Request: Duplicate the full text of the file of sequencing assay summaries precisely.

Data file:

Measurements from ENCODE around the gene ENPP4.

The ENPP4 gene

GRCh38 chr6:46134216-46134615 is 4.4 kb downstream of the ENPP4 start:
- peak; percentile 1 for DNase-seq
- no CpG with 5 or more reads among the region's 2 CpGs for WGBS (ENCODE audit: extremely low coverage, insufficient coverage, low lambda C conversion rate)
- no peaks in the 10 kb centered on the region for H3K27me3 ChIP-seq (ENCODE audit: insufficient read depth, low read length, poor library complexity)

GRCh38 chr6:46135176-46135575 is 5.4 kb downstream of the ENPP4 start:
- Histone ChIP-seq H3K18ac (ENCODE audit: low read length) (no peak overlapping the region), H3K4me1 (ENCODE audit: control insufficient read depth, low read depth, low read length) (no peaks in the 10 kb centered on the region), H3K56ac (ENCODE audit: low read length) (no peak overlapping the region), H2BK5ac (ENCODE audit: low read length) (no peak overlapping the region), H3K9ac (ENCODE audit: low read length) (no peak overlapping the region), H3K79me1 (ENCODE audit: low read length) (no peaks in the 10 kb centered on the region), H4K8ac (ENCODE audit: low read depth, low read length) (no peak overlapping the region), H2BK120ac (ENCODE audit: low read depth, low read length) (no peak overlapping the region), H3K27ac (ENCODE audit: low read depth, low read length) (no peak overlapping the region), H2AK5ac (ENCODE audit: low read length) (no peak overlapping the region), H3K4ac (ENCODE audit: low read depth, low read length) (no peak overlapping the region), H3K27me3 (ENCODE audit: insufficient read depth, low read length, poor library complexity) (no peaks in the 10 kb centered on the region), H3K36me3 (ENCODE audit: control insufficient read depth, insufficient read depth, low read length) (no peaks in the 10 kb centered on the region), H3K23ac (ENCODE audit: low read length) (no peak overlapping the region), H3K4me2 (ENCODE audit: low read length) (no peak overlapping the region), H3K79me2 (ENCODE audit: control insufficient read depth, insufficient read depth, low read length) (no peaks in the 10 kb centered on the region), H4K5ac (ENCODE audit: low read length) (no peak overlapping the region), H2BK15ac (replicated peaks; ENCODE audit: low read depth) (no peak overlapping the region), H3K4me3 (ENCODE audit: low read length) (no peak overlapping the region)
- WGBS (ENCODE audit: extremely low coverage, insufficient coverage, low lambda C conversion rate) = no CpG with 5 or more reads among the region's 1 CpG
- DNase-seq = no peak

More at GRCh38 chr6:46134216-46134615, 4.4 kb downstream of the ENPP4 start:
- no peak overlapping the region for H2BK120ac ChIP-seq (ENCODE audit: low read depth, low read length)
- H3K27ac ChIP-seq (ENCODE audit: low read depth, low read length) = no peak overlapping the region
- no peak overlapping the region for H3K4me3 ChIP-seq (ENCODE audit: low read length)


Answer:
Measurements from ENCODE around the gene ENPP4.

The ENPP4 gene

GRCh38 chr6:46134216-46134615 is 4.4 kb downstream of the ENPP4 start:
- peak; percentile 1 for DNase-seq
- no CpG with 5 or more reads among the region's 2 CpGs for WGBS (ENCODE audit: extremely low coverage, insufficient coverage, low lambda C conversion rate)
- no peaks in the 10 kb centered on the region for H3K27me3 ChIP-seq (ENCODE audit: insufficient read depth, low read length, poor library complexity)

GRCh38 chr6:46135176-46135575 is 5.4 kb downstream of the ENPP4 start:
- Histone ChIP-seq H3K18ac (ENCODE audit: low read length) (no peak overlapping the region), H3K4me1 (ENCODE audit: control insufficient read depth, low read depth, low read length) (no peaks in the 10 kb centered on the region), H3K56ac (ENCODE audit: low read length) (no peak overlapping the region), H2BK5ac (ENCODE audit: low read length) (no peak overlapping the region), H3K9ac (ENCODE audit: low read length) (no peak overlapping the region), H3K79me1 (ENCODE audit: low read length) (no peaks in the 10 kb centered on the region), H4K8ac (ENCODE audit: low read depth, low read length) (no peak overlapping the region), H2BK120ac (ENCODE audit: low read depth, low read length) (no peak overlapping the region), H3K27ac (ENCODE audit: low read depth, low read length) (no peak overlapping the region), H2AK5ac (ENCODE audit: low read length) (no peak overlapping the region), H3K4ac (ENCODE audit: low read depth, low read length) (no peak overlapping the region), H3K27me3 (ENCODE audit: insufficient read depth, low read length, poor library complexity) (no peaks in the 10 kb centered on the region), H3K36me3 (ENCODE audit: control insufficient read depth, insufficient read depth, low read length) (no peaks in the 10 kb centered on the region), H3K23ac (ENCODE audit: low read length) (no peak overlapping the region), H3K4me2 (ENCODE audit: low read length) (no peak overlapping the region), H3K79me2 (ENCODE audit: control insufficient read depth, insufficient read depth, low read length) (no peaks in the 10 kb centered on the region), H4K5ac (ENCODE audit: low read length) (no peak overlapping the region), H2BK15ac (replicated peaks; ENCODE audit: low read depth) (no peak overlapping the region), H3K4me3 (ENCODE audit: low read length) (no peak overlapping the region)
- WGBS (ENCODE audit: extremely low coverage, insufficient coverage, low lambda C conversion rate) = no CpG with 5 or more reads among the region's 1 CpG
- DNase-seq = no peak

More at GRCh38 chr6:46134216-46134615, 4.4 kb downstream of the ENPP4 start:
- no peak overlapping the region for H2BK120ac ChIP-seq (ENCODE audit: low read depth, low read length)
- H3K27ac ChIP-seq (ENCODE audit: low read depth, low read length) = no peak overlapping the region
- no peak overlapping the region for H3K4me3 ChIP-seq (ENCODE audit: low read length)